Economic Analysis - BRICS Summit: Three Key Takeaways - NOV 2017
BMI View: The ninth annual summit of the BRICS did not result in any 'groundbreaking' initiatives, but we can nevertheless glean several key takeaways: the diversity of the BRICS means few common goals are identified; trade liberalisation is being pushed by China; and India is encouraging cooperation in moving the economies up the value chain.
The BRICS countries (Brazil, Russia, India, China and South Africa) have concluded their ninth annual summit, held over September 3-5 in Xiamen, China. Although nothing radical has been announced, the discussions and statements from the conference nevertheless reveal some important trends in the relationships between the BRICS. We highlight three key takeaways:
Limited cohesion makes for limited action: The BRICS are highly diverse in terms of their economic structures and political systems, and therefore find it difficult to form common goals and policy initiatives.
Trade liberalisation a priority: At this year's summit, China's President Xi put an emphasis on enhancing trade, although we expect that the Chinese authorities will continue to prioritise their Belt and Road initiative over measures to boost intra-BRICS trade.
Desire to move up the value chain: India's Prime Minister Narendra Modi led a focus on technology and innovation, urging a BRICS partnership on this front.
Limited Cohesion Makes For Limited Action
The BRICS have always been a diverse group in terms of the size and structure of their economies, as well as their governance regimes. China, for instance, has a nominal GDP of USD12trn, and is a de facto one party state, while Brazil is much smaller at USD2trn and has a thriving democracy. India is a net commodity importer, while Brazil, Russia and South Africa are heavily dependent on commodity exports. China and India are experiencing relatively swift economic growth of 6-7% annually, while Brazil, Russia and South Africa are struggling to recover from recessions (see 'Two-Speed BRICS', August 31). This diversity makes it inherently difficult for the BRICS to agree on common goals. Moreover, the BRICS are competing with one another to some degree, further reducing their ability to act in concert. For instance, Russia and China are vying for economic influence in Central Asia. China and India have been at loggerheads of late over disputed land in the Himalayas, although the 10-week stand-off was resolved a few days prior to the BRICS summit.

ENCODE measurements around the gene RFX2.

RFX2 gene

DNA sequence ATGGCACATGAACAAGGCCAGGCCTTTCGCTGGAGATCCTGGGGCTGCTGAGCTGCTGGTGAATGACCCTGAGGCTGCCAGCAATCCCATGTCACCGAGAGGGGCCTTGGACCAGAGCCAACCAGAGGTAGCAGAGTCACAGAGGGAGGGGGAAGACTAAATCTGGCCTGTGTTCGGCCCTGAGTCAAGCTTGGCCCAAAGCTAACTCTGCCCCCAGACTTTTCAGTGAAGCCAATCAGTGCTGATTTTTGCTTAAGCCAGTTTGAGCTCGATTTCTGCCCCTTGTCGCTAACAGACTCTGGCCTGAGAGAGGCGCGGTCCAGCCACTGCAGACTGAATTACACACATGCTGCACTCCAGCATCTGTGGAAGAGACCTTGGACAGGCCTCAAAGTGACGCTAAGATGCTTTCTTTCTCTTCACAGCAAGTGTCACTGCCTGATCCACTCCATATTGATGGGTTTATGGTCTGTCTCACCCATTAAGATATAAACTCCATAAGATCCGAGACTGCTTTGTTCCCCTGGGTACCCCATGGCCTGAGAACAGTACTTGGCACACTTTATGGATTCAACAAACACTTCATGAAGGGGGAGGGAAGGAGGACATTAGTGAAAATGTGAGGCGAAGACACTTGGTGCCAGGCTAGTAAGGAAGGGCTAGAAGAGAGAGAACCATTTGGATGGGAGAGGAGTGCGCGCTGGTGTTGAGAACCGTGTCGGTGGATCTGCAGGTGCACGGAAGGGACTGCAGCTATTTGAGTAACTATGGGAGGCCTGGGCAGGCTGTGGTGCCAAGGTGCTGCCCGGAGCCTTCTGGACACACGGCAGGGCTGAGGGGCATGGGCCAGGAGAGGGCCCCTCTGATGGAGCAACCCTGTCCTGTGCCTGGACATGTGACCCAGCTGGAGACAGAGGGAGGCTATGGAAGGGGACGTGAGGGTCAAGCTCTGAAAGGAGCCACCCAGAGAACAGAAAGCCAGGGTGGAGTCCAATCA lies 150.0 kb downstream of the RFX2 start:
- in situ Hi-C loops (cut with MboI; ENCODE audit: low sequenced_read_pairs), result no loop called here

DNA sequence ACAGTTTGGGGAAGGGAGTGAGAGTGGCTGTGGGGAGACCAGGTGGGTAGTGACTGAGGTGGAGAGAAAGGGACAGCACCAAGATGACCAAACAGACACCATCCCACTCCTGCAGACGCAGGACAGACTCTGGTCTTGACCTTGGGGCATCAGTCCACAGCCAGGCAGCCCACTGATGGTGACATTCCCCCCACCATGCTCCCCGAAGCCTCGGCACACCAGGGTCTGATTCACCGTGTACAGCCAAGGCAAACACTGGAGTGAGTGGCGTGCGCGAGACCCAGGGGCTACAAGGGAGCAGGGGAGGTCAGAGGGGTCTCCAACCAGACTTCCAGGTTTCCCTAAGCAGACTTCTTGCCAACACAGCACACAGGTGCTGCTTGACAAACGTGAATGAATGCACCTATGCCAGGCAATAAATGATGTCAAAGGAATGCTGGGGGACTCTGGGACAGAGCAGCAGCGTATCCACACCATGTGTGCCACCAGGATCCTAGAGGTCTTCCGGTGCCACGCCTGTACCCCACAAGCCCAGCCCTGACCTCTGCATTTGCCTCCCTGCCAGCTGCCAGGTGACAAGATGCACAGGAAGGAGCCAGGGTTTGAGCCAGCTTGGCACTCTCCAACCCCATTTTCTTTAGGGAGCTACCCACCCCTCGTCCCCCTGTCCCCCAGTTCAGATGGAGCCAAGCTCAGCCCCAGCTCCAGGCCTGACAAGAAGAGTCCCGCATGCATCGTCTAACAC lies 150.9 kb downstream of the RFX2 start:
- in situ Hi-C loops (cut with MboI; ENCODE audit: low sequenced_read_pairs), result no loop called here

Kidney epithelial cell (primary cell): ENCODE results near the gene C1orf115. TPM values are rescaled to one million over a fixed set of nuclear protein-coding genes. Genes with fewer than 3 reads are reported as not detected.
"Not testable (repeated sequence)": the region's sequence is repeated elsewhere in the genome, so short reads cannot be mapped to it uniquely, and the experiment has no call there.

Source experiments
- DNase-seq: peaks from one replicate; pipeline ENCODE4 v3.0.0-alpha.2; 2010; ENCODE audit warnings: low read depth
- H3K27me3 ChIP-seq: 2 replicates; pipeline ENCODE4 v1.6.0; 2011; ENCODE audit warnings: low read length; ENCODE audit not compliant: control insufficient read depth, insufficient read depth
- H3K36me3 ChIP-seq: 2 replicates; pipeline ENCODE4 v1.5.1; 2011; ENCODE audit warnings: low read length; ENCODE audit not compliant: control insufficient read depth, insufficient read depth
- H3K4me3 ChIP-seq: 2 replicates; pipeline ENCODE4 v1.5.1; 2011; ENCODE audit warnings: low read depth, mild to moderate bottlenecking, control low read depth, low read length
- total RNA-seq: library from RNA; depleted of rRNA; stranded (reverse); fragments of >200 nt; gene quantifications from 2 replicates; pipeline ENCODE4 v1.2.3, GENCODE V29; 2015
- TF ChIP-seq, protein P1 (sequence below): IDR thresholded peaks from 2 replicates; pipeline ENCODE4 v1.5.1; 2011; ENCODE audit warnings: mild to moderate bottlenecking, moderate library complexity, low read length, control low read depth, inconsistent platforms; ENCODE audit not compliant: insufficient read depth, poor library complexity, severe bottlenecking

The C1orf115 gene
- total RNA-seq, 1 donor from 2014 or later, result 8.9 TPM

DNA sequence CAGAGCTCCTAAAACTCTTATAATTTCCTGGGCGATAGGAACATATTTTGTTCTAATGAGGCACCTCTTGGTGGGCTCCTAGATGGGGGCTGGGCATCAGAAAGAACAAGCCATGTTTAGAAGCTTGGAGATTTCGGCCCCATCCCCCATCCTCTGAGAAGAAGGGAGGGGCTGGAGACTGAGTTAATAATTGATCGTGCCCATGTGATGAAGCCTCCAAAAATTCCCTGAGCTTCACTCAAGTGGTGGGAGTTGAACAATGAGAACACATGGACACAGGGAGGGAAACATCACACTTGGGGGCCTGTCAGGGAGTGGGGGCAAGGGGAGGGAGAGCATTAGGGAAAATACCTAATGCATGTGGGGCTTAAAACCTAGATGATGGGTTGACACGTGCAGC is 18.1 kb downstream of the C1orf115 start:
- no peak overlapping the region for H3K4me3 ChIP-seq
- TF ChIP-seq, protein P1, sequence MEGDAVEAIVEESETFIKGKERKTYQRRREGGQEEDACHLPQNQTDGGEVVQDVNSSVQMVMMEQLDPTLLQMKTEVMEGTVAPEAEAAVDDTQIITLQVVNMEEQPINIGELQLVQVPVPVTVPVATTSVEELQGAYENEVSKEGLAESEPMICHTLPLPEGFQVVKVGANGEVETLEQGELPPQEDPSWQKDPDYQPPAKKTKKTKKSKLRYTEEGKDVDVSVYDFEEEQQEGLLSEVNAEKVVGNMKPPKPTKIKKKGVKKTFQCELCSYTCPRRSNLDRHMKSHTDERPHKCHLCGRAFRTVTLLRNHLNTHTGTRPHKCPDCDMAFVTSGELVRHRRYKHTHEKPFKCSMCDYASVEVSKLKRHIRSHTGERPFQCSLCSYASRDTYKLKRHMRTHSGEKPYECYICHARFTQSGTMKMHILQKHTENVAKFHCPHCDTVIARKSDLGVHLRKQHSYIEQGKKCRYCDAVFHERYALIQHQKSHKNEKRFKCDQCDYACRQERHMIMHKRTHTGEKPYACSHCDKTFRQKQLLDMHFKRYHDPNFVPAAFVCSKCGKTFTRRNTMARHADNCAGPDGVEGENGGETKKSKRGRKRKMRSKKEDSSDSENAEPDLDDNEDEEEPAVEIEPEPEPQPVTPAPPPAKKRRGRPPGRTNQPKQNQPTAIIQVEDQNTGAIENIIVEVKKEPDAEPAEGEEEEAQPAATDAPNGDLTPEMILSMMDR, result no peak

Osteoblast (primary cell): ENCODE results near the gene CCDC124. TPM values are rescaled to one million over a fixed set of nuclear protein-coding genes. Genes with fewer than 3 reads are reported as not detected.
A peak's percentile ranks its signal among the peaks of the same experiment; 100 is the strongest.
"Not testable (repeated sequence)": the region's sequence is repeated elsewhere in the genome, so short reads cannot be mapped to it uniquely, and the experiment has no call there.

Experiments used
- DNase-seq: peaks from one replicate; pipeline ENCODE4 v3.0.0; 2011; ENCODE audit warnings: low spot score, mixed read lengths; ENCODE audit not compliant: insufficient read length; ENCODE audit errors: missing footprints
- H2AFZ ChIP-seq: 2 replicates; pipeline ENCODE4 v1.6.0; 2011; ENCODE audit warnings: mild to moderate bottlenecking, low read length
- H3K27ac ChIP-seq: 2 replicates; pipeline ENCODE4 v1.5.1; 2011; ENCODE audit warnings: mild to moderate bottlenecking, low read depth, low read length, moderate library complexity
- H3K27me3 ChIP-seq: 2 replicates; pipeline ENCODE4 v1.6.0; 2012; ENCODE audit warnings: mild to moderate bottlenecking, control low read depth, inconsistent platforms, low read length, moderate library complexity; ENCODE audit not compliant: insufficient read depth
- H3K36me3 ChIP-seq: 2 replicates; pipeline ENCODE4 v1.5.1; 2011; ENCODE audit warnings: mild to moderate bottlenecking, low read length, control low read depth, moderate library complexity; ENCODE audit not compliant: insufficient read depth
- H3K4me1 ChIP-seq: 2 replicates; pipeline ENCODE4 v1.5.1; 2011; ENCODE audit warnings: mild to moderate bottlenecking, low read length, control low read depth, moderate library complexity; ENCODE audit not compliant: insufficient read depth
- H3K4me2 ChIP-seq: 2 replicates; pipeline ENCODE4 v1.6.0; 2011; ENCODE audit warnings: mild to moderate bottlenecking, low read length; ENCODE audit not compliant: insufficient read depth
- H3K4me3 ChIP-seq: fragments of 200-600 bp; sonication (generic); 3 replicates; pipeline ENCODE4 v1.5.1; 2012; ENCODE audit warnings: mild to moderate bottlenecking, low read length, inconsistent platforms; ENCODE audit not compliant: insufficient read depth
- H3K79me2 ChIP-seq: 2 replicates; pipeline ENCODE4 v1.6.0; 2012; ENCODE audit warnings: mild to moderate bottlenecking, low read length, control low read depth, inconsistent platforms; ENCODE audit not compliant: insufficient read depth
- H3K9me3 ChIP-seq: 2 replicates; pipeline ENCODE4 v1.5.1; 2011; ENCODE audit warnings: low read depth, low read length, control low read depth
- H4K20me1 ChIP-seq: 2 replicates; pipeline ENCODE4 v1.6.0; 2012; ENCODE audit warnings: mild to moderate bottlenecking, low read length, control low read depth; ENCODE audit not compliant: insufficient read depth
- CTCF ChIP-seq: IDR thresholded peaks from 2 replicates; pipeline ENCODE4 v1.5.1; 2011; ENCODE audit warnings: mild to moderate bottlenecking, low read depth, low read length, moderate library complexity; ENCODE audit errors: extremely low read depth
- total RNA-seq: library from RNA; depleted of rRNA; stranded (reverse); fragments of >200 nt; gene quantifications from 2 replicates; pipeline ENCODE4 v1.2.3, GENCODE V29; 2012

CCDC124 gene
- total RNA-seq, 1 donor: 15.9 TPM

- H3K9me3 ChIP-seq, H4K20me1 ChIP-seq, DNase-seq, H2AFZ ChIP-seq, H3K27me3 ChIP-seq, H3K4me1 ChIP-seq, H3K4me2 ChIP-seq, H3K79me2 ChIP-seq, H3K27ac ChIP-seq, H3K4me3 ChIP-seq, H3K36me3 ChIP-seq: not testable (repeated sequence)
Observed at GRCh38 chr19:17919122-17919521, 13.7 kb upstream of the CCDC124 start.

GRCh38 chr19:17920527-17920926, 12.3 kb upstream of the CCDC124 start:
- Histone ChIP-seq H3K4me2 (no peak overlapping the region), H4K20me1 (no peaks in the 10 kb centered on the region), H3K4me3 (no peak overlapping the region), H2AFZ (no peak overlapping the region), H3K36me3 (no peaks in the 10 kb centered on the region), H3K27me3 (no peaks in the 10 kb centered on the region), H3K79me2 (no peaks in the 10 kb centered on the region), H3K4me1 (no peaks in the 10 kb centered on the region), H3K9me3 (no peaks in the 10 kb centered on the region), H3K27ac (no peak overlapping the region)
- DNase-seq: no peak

|China's Dominance Has Grown|
|Nominal GDP, % of Global GDP|
Against this backdrop, it is unsurprising that the outcomes from the annual BRICS summits have been somewhat piecemeal. Perhaps the greatest achievement of the BRICS has been the establishment of a development bank. The bank was set up in 2015 as an alternative to the World Bank, and has been gradually increasing its loans over the years, with USD1.5bn recorded in 2016, and USD2.5bn planned for 2017, followed by USD4bn in 2018. Aside from this, the results stemming from the BRICS summits have been limited. At the Xiamen 2017 meeting, four agreements were signed: the BRICS Action Agenda on Economic and Trade Cooperation, the BRICS Action Plan for Innovation Cooperation, the Strategic Framework of BRICS Customs Cooperation, and a Memorandum of Understanding between the BRICS Business Council and the New Development Bank on Strategic Cooperation. However, none of these contained 'game-changers' in terms of policy initiatives.
Trade Liberalisation A Priority
One of the most notable themes in the discussion was an emphasis on promoting global trade, spurred by the desire to push back against the US's protectionist trade agenda. Given China's dependence on trade, and the fact that China is highly likely to be targeted by the US with tariff and non-tariff barriers, it is unsurprising that China's President Xi Jinping was vocal on this topic. He commented that 'we should push for an open world economy, promote trade liberalisation and facilitation... the development of emerging markets and developing countries won't touch anyone's cheese, but instead will diligently grow the world economic pie'. Trade between the BRICS has certainly grown over the years, but this has largely been due to rising Chinese demand.
|Chinese Demand Has Fuelled Intra-BRICS Trade|
|Export Destination, % of Total|
|Source: International Trade Centre|
We expect that China's focus in terms of trade policy will be squarely on the Belt and Road initiative (see our Hot Topic online), which encompasses over 65 countries, rather than the BRICS specifically. On this note, the Belt and Road is likely to raise tensions within the BRICS, given that it includes projects worth tens of billions of dollars in Pakistan, which India has an uneasy relationship with, and given that it could challenge Russia's dominance of Central Asia.
Desire To Move Up The Value Chain
A further notable point from the discussions was the desire to move the economies up the value chain. India's Prime Minister Narendra Modi was particularly vocal on this front, commenting that a strong partnership among member nations on innovation and the digital economy can help spur growth, promote transparency and support sustainable development goals. South Africa's Jacob Zuma also alluded to the value chain, in that he voiced concerns regarding his country's dependence on raw materials. He commented that 'the character of trade has been highly inequitable... the dominance of raw material exports has adversely impacted South Africa'. Zuma called on the other BRICS to invest in supply and development programmes in Africa as well as technology transfer.